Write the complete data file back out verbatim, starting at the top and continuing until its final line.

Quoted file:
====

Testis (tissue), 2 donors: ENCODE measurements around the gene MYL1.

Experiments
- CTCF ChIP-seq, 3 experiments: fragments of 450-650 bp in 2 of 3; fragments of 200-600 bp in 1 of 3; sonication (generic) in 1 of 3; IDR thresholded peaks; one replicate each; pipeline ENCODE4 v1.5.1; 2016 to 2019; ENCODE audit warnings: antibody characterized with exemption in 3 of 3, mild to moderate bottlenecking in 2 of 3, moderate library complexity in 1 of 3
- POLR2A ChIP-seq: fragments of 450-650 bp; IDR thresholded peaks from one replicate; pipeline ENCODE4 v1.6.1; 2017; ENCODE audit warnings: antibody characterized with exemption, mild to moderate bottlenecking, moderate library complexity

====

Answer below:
Testis (tissue), 2 donors: ENCODE measurements around the gene MYL1.

Experiments
- CTCF ChIP-seq, 3 experiments: fragments of 450-650 bp in 2 of 3; fragments of 200-600 bp in 1 of 3; sonication (generic) in 1 of 3; IDR thresholded peaks; one replicate each; pipeline ENCODE4 v1.5.1; 2016 to 2019; ENCODE audit warnings: antibody characterized with exemption in 3 of 3, mild to moderate bottlenecking in 2 of 3, moderate library complexity in 1 of 3
- POLR2A ChIP-seq: fragments of 450-650 bp; IDR thresholded peaks from one replicate; pipeline ENCODE4 v1.6.1; 2017; ENCODE audit warnings: antibody characterized with exemption, mild to moderate bottlenecking, moderate library complexity